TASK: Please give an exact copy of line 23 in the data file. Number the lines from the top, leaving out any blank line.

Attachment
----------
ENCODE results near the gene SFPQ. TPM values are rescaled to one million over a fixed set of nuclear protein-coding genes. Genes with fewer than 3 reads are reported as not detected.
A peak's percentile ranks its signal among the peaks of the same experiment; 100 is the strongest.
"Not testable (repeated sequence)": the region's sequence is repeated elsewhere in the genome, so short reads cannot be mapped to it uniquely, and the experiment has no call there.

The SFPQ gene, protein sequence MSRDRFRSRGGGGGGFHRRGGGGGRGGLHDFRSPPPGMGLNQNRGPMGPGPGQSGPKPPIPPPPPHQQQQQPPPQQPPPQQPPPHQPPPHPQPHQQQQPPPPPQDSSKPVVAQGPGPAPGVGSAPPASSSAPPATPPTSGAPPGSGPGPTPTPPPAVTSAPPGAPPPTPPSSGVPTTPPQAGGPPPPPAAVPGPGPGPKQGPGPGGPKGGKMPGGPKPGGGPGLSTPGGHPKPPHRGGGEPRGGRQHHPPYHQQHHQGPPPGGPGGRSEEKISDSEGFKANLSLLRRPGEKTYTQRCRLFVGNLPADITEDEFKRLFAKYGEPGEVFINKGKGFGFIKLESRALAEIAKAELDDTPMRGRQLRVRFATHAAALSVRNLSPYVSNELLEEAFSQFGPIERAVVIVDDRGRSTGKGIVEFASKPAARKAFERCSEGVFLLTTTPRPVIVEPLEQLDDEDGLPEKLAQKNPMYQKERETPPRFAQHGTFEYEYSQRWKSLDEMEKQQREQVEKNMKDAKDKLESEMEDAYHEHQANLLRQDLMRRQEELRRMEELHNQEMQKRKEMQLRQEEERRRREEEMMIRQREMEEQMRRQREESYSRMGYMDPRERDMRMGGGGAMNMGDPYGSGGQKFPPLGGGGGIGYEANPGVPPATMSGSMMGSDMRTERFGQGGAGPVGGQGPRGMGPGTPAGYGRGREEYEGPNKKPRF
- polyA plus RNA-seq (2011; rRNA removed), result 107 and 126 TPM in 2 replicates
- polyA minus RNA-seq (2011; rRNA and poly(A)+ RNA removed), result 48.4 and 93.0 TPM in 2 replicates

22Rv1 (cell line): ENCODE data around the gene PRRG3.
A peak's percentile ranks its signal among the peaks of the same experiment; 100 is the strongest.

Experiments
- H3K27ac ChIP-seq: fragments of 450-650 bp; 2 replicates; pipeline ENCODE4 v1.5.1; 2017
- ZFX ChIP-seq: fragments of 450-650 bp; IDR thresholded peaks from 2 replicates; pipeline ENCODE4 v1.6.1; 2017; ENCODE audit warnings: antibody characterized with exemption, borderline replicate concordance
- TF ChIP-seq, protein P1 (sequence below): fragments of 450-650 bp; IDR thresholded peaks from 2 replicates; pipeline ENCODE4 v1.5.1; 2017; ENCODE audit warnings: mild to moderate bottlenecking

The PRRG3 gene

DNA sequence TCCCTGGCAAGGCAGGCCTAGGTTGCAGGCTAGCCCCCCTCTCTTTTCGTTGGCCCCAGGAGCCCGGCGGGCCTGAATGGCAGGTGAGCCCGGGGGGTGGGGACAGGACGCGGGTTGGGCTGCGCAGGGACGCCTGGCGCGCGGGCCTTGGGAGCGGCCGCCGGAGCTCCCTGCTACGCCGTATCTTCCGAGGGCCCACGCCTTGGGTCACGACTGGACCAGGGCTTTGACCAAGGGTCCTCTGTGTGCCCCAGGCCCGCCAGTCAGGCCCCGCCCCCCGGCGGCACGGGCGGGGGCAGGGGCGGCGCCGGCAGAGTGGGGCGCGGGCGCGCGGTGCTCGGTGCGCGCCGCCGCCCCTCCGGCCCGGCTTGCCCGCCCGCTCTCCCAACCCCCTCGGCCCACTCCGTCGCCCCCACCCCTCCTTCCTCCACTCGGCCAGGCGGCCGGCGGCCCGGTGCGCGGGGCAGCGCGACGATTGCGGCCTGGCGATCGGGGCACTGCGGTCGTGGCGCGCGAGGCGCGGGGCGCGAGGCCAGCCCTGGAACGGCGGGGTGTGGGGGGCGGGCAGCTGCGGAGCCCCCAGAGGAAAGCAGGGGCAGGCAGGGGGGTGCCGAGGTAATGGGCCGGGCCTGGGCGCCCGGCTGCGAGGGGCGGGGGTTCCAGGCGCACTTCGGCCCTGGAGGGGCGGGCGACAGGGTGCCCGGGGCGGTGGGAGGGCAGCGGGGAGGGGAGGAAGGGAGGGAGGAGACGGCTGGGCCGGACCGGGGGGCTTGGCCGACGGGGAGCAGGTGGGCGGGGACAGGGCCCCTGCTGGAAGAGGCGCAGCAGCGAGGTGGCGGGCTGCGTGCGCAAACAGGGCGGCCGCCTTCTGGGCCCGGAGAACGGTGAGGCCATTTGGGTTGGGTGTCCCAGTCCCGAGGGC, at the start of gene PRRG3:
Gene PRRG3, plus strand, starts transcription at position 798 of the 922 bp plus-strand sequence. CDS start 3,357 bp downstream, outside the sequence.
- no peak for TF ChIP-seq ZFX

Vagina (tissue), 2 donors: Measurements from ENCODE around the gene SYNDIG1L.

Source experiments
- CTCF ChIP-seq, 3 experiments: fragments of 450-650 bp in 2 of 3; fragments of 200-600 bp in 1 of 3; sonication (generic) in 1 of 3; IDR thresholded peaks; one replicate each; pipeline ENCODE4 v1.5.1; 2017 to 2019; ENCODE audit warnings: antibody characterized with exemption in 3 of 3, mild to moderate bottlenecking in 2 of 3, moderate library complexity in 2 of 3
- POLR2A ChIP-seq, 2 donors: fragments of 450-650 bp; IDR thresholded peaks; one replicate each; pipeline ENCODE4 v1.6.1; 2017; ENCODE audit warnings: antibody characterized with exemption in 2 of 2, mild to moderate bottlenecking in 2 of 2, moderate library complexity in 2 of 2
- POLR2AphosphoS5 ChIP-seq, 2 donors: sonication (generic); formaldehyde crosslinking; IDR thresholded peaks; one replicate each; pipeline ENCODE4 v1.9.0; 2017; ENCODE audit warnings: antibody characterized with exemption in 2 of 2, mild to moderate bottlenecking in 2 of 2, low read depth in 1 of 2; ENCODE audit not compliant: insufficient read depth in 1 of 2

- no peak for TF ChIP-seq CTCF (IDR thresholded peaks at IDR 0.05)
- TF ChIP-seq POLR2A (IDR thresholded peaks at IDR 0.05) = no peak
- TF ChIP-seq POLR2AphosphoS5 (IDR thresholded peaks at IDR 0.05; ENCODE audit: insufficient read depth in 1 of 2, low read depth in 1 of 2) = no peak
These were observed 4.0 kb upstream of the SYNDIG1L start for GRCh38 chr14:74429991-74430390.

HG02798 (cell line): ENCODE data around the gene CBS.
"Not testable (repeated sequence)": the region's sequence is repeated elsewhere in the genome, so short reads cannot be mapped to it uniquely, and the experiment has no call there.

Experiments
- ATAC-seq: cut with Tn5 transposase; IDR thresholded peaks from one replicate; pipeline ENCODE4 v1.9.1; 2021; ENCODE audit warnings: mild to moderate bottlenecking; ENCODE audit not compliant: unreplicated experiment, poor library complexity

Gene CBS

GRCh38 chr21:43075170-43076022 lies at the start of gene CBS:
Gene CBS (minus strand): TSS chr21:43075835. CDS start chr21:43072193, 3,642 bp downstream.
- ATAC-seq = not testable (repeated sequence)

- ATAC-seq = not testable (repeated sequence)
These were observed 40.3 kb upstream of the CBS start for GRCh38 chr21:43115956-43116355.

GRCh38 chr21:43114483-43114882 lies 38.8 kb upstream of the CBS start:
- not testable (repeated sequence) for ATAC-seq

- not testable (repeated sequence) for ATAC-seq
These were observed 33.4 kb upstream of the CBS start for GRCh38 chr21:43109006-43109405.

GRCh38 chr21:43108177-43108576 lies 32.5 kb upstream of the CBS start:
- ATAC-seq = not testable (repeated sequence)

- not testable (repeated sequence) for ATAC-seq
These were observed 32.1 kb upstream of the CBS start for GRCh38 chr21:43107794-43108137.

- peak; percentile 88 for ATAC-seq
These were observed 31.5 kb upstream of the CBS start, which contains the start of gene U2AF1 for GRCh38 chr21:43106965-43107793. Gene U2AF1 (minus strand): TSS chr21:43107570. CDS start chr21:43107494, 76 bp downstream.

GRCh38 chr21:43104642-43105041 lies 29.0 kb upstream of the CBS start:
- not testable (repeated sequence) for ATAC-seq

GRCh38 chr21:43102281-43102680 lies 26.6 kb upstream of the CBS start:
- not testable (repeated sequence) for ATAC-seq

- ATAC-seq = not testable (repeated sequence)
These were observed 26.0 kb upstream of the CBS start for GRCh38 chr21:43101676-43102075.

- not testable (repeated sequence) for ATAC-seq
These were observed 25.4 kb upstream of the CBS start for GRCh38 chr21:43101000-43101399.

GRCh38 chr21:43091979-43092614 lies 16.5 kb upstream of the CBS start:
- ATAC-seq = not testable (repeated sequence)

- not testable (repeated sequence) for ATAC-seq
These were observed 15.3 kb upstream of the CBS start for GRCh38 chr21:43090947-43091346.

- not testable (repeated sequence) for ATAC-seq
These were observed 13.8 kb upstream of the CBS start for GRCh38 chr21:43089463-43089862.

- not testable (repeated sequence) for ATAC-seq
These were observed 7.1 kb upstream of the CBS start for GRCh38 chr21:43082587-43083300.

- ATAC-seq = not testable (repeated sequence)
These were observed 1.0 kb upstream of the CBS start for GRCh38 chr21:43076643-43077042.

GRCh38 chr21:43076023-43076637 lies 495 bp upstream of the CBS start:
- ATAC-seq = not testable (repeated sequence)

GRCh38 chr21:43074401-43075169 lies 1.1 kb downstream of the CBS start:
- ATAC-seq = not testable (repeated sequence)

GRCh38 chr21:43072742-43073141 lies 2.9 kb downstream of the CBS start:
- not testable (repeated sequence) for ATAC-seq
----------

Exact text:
- TF ChIP-seq POLR2A (IDR thresholded peaks at IDR 0.05) = no peak